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But for the thousands of Who fans who will cherish this memento of an actress they can't quite believe is no longer with us, it is the anecdotes from making the world's longest-running science fiction show which the bulk of its audience will inevitably flick to first.  
 
But for the thousands of Who fans who will cherish this memento of an actress they can't quite believe is no longer with us, it is the anecdotes from making the world's longest-running science fiction show which the bulk of its audience will inevitably flick to first.  
  
And one of Elisabeth"s most revealing stories shows the fragile personalities lurking beneath the largest of characters - on her first ever day on location as the new assistant - at Peckforton Castle in Tarporley, Cheshire, in 1973.  
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And one of Elisabeth"s most revealing stories shows the fragile personalities lurking beneath the largest of characters - on her first ever day on location as the new assistant - at [[broadwcast:The Time Warrior|Peckforton Castle]] in Tarporley, Cheshire, in 1973.  
  
 
Elisabeth played by Matt Sarah Jane It was the moment she stepped into the shoes of her predecessor Katy Manning, an actress of whom her first Doctor, Jon Pertwee, was extraordinarily fond: "We arrived late afternoon and made our way to the hotel," she wrote "a charming old coaching inn. It was quite a period piece, all slanted floors and low beams, but my bed was comfortable and there was hot water for a bath. That was more of a luxury than I realised.  
 
Elisabeth played by Matt Sarah Jane It was the moment she stepped into the shoes of her predecessor Katy Manning, an actress of whom her first Doctor, Jon Pertwee, was extraordinarily fond: "We arrived late afternoon and made our way to the hotel," she wrote "a charming old coaching inn. It was quite a period piece, all slanted floors and low beams, but my bed was comfortable and there was hot water for a bath. That was more of a luxury than I realised.  

Latest revision as of 03:46, 9 July 2019

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[edit]

Jamie McLoughlin dips into the posthumous memoir of Doctor Who star Elisabeth Sladen

WE know her best as the loyal companion of a TV Time Lord who faced Daleks, Cybermen and Zygons in terrifying teatime tales - but the posthumous memoir of a Liverpool actress reveals how she once hid behind her seat from herself.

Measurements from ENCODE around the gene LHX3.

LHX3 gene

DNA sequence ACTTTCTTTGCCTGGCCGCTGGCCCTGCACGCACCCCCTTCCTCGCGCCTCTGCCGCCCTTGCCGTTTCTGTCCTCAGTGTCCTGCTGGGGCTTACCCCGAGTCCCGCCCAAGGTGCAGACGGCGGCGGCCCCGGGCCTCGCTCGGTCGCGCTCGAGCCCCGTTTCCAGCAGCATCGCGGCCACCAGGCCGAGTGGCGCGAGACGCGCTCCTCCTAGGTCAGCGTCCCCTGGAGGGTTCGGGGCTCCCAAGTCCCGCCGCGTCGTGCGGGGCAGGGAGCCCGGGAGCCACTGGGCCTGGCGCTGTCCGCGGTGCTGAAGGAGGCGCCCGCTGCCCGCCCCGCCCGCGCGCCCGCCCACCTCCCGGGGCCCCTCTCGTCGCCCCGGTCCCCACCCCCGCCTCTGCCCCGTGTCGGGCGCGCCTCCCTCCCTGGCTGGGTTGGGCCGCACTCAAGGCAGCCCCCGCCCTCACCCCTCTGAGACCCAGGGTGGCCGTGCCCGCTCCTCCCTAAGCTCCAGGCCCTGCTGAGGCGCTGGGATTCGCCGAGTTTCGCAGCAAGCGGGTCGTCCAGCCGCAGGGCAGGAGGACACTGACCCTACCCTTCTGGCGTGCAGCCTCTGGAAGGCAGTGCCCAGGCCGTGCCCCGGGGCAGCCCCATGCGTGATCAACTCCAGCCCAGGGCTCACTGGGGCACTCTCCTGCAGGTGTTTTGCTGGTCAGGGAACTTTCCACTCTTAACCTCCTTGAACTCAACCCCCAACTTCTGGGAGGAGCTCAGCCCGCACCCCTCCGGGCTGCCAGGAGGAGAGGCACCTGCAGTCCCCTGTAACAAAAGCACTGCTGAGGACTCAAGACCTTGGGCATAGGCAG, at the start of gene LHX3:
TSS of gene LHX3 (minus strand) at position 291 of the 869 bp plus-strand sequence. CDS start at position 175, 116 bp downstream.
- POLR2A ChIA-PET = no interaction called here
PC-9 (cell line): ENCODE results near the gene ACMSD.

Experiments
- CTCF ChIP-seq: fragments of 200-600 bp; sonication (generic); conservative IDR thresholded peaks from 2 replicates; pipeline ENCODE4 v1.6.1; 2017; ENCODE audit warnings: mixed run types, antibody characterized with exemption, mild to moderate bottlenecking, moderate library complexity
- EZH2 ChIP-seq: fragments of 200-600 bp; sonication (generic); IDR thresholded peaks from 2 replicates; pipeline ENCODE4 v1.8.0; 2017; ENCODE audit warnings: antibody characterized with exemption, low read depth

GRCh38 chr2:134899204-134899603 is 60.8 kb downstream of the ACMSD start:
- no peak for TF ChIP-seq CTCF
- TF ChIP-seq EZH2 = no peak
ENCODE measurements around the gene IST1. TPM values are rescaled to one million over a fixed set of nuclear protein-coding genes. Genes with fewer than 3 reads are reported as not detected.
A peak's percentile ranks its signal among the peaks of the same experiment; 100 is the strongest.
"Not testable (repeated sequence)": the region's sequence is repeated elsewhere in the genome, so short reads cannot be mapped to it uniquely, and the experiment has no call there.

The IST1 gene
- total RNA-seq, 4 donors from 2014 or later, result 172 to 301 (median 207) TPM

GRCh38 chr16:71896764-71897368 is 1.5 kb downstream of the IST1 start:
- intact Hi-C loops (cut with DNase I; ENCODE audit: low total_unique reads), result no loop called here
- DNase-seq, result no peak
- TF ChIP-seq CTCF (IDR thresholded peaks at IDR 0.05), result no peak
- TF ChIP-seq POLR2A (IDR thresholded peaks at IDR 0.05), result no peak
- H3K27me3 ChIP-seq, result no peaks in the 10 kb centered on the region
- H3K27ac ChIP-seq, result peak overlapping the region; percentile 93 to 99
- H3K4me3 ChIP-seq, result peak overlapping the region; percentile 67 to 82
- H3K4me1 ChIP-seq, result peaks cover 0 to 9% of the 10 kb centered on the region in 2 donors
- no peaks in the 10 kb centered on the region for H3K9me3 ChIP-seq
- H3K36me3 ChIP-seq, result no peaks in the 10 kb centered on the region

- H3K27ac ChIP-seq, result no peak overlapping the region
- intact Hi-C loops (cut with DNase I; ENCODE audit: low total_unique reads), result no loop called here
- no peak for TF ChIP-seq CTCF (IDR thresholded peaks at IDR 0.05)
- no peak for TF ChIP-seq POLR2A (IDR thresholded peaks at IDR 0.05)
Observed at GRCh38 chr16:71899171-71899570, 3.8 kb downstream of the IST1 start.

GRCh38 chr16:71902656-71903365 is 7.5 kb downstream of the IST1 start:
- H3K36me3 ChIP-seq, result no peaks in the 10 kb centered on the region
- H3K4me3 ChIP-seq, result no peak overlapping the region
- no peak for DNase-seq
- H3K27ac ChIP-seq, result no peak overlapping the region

Elisabeth Sladen: The Autobiography was completed by her husband of 43 years, the actor Brian Miller, and daughter Sadie after the Mossley Hill-raised actress died of cancer in April.

In it, the humble star of both Doctor Who and CBBC smash The Sarah Jane Adventures reveals the offscreen incidents which shaped her role as sassy journalist Sarah Jane Smith as well as the little-documented tales of her stage and screen career before the TARDIS scooped her up.

One such adventure saw her rub shoulders with a group of Merseybeat legends, although the end result almost cut her career short before it had begun: "When SEC (Shelagh Elliot-Clarke, who ran the Bold Street dance school Elisabeth attended from the age of four) announced that a film crew were seeking extras for a few days," she wrote, "my friends Jackie and Alex and I ran down to sign up.

"The film was Ferry Cross the Mersey starring Gerry and the Pacemakers - I think it was their attempt to do a Beatles-type movie. All I knew was, it was my chance to be seen by an audience of millions.

"In the end, I was so embarrassed by the final result that I've never told anyone about it. You certainly won't find it mentioned on my CV! Our contribution involved going down to the Mersey Ferry and riding it back and forth all day to Bebington, so we were in the background while the main actors wandered around the ship.

"Anyone would have been happy with a pound a day for that. Then the moment came for our close-up. I had on my Mary Quant dress and thought I looked the business. The three of us couldn't wait to see it at the cinema.

"Well, thank God DVDs didn't exist in those days! The finished scene was horrendous - or rather, I was horrendous. At that moment I realised I knew so little about movie acting. My hair was all over the place, my smile fake on film and as for my weight - you really do look two stone heavier onscreen. I remember sitting in the cinema with Alex and Jackie and we cried. I nearly gave up acting there and then."